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# MBA 5300

## PROBLEMS FOR LAB OF WEEK 5

K5 - 6.54
The owner of a small firm has just purchased a personal computer which she expects will serve
her for the next 2 years. The owner has been told that she “must” buy a surge suppressor to
provide protection for her new hardware against surges in the electrical current. Her son David,
who recently took Data Analysis, advises that an inexpensive suppressor could be purchased. It
would provide protection against one surge only. He notes that the amount of damage without a
suppressor would depend on the extent of the surge. David conservatively estimates that, during
the next two years, there is a 1% chance of incurring \$400 damage and a 2% chance of incurring
\$200 damage. But the probability of incurring \$100 damage is 0.1.
a. How much should the owner be willing to pay for a surge suppressor?
b. Determine the standard deviation of the possible amount of damage.

K5 - 6.87
An auditor is preparing for a physical count of inventory as a means of verifying its value. Items
counted are reconciled with a list prepared by the storeroom supervisor. Normally, 20% of the
items counted cannot be reconciled without reviewing invoices. The auditor selects 10 items.
a. Find the probability of each of the following
i. Up to 4 items cannot be reconciled.
ii. At least 6 items cannot be reconciled.
iii. Between 4 and 6 items (inclusive) cannot be reconciled.
b. If it normally takes 20 minutes to review the invoice for an item that cannot be reconciled
and one hour for the balance of the count, how long should the auditor expect the
physical count to take?
K5 – 7.15
Empirical studies have provided support for the belief that a common stock’s annual rate of
return is approximately normally distributed. Suppose that you have invested in the stock of a
company for which the annual return has an expected value of 16% and a standard deviation of
10%.
a. Find the probability that your one-year return will exceed 30%.
b. Find the probability that your one-year return will be negative.
c. Suppose this company embarks on a new high risk but potentially highly profitable
venture. As a result, the return on the stock now has an expected value of 25% and a
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standard deviation of 20%. Answer parts (a) and (b) in light of the revised estimates
regarding the stock’s return.
d. As an investor, would you approve of the company’s decision to embark on the new
venture?

K5 – 7.17
Mensa is an organization whose members possess IQs in the top 2% of the population.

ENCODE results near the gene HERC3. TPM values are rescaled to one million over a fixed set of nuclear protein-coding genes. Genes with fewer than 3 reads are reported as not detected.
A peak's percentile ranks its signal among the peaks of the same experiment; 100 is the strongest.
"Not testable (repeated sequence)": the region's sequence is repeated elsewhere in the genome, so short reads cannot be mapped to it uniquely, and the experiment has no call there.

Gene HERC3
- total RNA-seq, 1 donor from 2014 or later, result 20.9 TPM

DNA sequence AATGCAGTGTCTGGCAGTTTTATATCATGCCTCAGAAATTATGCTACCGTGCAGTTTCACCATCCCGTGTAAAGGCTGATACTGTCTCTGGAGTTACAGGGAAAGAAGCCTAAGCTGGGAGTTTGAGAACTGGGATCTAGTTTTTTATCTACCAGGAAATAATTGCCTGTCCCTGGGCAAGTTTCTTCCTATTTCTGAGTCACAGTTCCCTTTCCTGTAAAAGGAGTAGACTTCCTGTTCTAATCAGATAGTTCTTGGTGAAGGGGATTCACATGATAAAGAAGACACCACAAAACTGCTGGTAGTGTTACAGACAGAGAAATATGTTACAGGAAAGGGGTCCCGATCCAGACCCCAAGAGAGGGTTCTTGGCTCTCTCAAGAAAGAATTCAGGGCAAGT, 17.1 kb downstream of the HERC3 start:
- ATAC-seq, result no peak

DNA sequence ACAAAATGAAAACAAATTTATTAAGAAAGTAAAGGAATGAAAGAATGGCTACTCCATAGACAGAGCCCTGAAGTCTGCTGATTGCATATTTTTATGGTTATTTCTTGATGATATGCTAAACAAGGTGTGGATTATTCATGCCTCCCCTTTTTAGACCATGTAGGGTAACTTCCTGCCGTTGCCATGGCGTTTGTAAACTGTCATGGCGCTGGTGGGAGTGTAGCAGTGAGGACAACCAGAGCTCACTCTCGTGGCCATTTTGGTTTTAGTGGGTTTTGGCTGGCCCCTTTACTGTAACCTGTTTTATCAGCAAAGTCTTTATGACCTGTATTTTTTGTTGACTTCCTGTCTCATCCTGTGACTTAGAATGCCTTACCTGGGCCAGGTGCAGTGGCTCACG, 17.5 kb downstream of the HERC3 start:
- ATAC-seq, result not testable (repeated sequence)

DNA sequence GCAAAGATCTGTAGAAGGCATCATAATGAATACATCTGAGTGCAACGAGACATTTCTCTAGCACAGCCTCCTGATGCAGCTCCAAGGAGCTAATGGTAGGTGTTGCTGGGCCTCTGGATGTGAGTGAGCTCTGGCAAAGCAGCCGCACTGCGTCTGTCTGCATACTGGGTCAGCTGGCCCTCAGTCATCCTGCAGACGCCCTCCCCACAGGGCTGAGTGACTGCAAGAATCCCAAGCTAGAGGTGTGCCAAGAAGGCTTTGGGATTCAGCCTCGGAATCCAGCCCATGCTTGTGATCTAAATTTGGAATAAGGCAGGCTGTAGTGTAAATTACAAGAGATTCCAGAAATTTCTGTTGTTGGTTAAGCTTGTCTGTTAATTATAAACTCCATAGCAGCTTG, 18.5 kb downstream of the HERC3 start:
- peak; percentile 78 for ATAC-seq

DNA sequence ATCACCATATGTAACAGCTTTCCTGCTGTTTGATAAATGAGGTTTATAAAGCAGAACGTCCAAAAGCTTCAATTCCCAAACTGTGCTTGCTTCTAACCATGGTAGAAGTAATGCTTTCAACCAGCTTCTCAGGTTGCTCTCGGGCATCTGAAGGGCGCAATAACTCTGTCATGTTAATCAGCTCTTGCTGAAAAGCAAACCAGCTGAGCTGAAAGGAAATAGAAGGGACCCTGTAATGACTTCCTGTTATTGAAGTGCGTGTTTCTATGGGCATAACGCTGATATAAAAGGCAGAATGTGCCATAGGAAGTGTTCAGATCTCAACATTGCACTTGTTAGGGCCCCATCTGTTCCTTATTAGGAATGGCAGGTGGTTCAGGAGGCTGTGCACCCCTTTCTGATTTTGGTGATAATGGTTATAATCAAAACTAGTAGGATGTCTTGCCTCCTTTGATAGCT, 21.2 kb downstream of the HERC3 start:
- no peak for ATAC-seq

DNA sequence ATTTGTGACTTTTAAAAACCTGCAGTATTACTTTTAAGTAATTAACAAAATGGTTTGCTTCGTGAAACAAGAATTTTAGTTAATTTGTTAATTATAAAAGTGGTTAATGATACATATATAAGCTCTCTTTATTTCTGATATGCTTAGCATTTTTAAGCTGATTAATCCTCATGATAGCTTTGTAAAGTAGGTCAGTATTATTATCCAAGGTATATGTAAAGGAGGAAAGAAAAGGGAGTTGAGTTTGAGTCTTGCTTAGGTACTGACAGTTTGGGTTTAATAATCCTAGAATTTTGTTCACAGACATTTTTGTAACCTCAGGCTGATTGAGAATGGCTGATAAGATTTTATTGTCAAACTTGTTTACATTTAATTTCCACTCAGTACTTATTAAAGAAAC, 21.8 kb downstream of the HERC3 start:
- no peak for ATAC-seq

a. If IQs are normally distributed, with a mean of 100 and a standard deviation of 16, what
is the minimum IQ necessary for admission?
b. If three individuals are chosen at random from the general population, what is the
probability that all three satisfy the minimum requirement for admission to Mensa?
c. If three individuals are chosen at random from the general population, what is the
probability that at least one of them satisfy the minimum requirement for admission to
Mensa?

K5 – 6.89
Flight delays at major US airports are an increasing source of exasperation to executives.
According to Fortune Magazine, about 290,000 flights were delayed by more than 15 minutes
during the first six months of this year with many of the delays lasting hours. During this period,
13% of all arrivals and departures at New York’s LaGuardia Airport experienced delays of at
least 15 minutes. The corresponding level of delays at Denver’s Stapleton Airport was about 5%.
Suppose an executive made three round trips from Denver and New York during this period.
a. Find the probability that the executive experienced at least four delays of 15 minutes or
more at Stapleton Airport during arrival or departure.
b. Find the probability that the executive experienced no delays of 15 minutes or more upon
arrival or at departure from LaGuardia Airport during the three trips.
c. Find the probability that the executive experienced no delays of 15 minutes or more
during the three round trips.
d. What assumptions have you made in solving the first three parts of this exercise?

K5 – 7.19
The maintenance department of a city’s electric power company finds that it is cost-efficient to
replace all streetlight bulbs at once, rather than replacing the bulbs individually as they burn out.
Assume that the lifetime of a bulb is normally distributed, with a mean of 3,000 hours and a
standard deviation of 200 hours.
a. If the department wants no more than 1% of the bulbs to burn before they are replaced,
after how many hours should all the bulbs be replaced?
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b. If two bulbs are selected at random from among those having been replaced, what is the
probability that at least one of them has burned out?